I’ve written a few times about New York State Rifle & Pistol Association v. Bruen, the Supreme Court’s major ruling on concealed-carry licensing last term, and how lower courts are using its history-and-tradition test to strike down restrictions on concealed carry in strange ways. It’s also worth exploring another aspect that’s flown under the radar: the ruling’s use of the phrase “law-abiding citizens” and the assumptions baked into that understanding. A decision this week by a federal judge in New Jersey highlighted some of the incongruities that have followed this particular rhetorical turn.
Judge Renée Marie Bumb ruled against multiple provisions in the state’s recently enacted law for concealed-carry licenses in Koons v. Platkin. State lawmakers passed the law in the wake of Bruen, which struck down the long-standing concealed-carry law in neighboring New York. A group of gun owners in New Jersey subsequently challenged these new restrictions in court on the grounds that they violated their Second Amendment right to bear arms. They sought to overturn a variety of permitting restrictions as well as various limitations on where and when concealed-carry weapons could be brought.
Bumb’s ruling, like other recent decisions, reviewed the historical record for late-eighteenth- and early-nineteenth-century laws that were similar to modern restrictions. Following Bruen’s lead, she upheld provisions with historical analogues and blocked ones without them. This occasionally led to some strange results, the most glaring of which came when she struck down the ban on carrying a gun in a casino. Though legal in New Jersey today, casinos were generally illegal in the Thirteen Colonies and the early republic, leaving today’s Americans with no clues as to what early American legislatures would have done.
Bumb got around this problem by noting that, in her view, not every state actually banned casinos in the eighteenth century. “In fact, in 1753, Louisiana established a government-run casino,” she noted, referring to an enterprise set up by Governor Louis Billouart de Kerlérec in a bid to rein in the French colony’s rampant gambling habits. Bumb also referenced horse racing in New York and casual “dice or card games at various saloons,” none of which are casinos. For the latter points, she cited a nonscholarly article published in 2008 by the Colonial Williamsburg Foundation.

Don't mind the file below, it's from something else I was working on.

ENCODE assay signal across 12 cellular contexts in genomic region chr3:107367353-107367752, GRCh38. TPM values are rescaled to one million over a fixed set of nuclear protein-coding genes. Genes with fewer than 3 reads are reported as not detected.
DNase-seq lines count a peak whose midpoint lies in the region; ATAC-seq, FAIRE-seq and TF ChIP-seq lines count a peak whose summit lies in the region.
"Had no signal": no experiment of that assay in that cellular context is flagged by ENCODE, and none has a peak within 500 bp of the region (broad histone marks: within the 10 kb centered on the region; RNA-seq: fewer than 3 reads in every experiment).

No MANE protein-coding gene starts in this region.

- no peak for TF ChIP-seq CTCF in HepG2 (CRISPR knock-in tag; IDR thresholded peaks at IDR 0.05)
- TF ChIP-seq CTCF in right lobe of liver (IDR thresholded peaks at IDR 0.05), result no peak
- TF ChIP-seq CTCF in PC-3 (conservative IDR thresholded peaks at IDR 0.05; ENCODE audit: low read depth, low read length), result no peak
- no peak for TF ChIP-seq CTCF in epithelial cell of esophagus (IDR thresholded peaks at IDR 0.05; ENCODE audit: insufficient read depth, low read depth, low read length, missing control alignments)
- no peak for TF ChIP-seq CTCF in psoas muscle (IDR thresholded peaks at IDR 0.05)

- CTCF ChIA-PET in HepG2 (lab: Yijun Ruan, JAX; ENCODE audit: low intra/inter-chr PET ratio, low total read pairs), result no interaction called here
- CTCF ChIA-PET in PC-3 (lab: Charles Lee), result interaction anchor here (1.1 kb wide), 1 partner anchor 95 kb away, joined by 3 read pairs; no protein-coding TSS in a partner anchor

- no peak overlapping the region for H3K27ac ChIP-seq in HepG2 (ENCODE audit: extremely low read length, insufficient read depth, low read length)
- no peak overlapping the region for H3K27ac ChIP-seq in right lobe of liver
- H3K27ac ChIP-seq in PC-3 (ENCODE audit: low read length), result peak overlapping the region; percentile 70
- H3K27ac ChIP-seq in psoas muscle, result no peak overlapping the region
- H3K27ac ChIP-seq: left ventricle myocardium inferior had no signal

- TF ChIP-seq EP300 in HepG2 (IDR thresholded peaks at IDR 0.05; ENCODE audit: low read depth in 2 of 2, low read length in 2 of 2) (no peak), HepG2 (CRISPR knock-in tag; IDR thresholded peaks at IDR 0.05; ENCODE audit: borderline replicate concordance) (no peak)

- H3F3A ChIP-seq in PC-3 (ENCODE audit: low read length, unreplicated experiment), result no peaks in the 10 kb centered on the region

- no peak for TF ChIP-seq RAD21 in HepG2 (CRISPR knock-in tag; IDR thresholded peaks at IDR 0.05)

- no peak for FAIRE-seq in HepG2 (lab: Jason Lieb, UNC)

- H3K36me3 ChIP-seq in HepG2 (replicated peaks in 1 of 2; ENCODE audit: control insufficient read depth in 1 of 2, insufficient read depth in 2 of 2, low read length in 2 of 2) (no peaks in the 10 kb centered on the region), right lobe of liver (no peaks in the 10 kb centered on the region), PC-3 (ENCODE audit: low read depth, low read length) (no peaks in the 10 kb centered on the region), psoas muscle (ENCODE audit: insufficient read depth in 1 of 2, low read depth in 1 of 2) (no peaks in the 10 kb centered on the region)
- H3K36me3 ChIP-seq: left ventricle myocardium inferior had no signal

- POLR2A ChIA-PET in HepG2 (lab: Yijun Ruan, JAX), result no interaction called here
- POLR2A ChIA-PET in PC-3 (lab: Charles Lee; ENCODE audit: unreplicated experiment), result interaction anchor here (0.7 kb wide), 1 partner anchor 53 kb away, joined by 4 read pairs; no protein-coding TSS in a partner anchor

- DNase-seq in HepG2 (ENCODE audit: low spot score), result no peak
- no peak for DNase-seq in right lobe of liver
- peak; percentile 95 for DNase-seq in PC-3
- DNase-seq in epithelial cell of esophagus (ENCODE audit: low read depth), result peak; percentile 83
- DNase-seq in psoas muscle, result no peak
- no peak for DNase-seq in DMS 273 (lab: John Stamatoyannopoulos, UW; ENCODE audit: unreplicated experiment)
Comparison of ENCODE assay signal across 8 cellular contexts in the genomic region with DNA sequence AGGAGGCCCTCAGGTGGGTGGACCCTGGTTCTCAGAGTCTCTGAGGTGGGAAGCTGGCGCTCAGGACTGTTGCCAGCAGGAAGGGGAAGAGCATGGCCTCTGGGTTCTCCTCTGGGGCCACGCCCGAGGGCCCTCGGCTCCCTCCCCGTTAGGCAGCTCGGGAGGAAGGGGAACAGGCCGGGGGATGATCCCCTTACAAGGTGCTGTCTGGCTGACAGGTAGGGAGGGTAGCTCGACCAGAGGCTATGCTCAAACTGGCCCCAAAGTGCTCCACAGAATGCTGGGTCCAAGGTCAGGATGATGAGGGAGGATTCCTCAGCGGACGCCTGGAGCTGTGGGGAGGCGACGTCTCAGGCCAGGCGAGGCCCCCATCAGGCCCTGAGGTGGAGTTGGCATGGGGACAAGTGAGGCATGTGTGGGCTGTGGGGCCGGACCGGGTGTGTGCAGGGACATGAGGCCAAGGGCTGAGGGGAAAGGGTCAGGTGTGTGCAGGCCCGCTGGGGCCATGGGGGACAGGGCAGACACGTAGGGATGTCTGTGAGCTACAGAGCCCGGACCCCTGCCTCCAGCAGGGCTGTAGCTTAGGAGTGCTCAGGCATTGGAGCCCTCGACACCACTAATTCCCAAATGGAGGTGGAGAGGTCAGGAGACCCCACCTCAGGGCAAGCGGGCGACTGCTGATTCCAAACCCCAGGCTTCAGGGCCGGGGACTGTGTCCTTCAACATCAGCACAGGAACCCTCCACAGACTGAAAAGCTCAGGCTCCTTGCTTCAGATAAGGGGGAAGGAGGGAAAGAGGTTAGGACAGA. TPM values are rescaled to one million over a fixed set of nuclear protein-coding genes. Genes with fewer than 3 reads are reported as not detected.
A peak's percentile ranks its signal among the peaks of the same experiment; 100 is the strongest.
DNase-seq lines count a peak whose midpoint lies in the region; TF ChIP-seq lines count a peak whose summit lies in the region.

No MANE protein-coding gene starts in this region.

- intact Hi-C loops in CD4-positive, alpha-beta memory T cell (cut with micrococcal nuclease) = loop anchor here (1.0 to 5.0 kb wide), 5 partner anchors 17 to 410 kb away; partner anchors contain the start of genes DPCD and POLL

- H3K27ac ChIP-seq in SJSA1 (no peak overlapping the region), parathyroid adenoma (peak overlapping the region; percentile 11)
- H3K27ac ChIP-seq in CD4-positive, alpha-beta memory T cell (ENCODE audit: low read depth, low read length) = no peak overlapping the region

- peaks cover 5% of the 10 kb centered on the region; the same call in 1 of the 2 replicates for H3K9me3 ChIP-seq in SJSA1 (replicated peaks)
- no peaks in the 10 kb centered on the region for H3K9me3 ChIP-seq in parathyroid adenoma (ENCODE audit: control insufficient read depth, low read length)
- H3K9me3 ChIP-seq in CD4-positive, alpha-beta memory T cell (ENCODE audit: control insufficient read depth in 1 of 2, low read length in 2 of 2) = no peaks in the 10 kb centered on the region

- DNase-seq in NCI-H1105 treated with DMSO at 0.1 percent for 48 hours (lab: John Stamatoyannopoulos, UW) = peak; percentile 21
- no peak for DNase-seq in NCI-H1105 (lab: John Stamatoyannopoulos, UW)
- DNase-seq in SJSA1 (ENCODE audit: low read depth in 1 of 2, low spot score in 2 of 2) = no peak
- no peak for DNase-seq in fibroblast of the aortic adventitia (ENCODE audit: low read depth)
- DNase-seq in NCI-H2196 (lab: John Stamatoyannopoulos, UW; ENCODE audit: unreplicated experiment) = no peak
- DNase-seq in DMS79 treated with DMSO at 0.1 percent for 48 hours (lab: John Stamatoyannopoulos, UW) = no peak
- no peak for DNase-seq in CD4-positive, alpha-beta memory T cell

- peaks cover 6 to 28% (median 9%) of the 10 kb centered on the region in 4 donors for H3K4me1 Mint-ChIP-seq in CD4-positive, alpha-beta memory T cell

“The state has presented no firearm law from states that allowed gambling that restricted firearms at gambling establishments,” she noted. “Even if several states outlawed gambling, history shows that Louisiana did not. And besides one law from New Orleans that banned firearms at public ballrooms, the state presented no law from Louisiana that banned firearms from its government-operated casino.” The history-and-tradition inquiry, which is supposed to tell today’s Americans what their forefathers would have done in the founding era, hinged in this case on the actions of a single foreign colonial governor sent by the Kingdom of France to a territory that would not be acquired by the United States for another half-century.
But beyond the history-and-tradition test, references to “law-abiding citizens” also suffused the opinion in a noteworthy way. This is not surprising: Justice Clarence Thomas’s majority opinion in Bruen featured 13 uses of the phrase. Some of them are even more specific than the basic version. He referred to “ordinary, law-abiding citizens” in his opening paragraph. A few pages later, he described the plaintiffs as “law-abiding, adult citizens.” He quotes a reference from District of Columbia v. Heller that mentioned “law-abiding, responsible citizens.” Justices Samuel Alito and Brett Kavanaugh included similar descriptors in their concurring opinions; a stray one even made it into Justice Stephen Breyer’s dissent.
The limitation to “citizens” as the category of persons for whom the Second Amendment applies is already notable. Thomas insisted in Bruen that the Second Amendment was on equal footing with the rest of the Bill of Rights; it is not a “second-class right,” which is how he often said his colleagues treated it in the years between Heller and Bruen. And yet it might be the only provision in the Bill of Rights that meaningfully distinguishes between the rights of citizens and the rights of the more than 40 million noncitizens currently living in the U.S. Lower courts are divided on this very question: The Seventh Circuit Court of Appeals ruled in 2015 that undocumented immigrants have an individual right to bear arms, while some other courts have ruled otherwise. The Supreme Court may eventually need to clarify that issue.
For now, however, the most interesting descriptor is “law-abiding.” The court has not dwelled on exactly what that phrase means or how it should affect the analysis by lower courts. There are no other contextual analogues to it in the rest of the Bill of Rights. The First Amendment generally protects speech that advocates for illegal acts in all but the most immediate circumstances. The Fourth, Fifth, and Sixth Amendments explicitly protect people accused or suspected of committing crimes; they would make little sense if they applied only to “law-abiding” people. And the Eighth Amendment would be all but pointless since it typically protects people already convicted of a crime and facing punishment for it.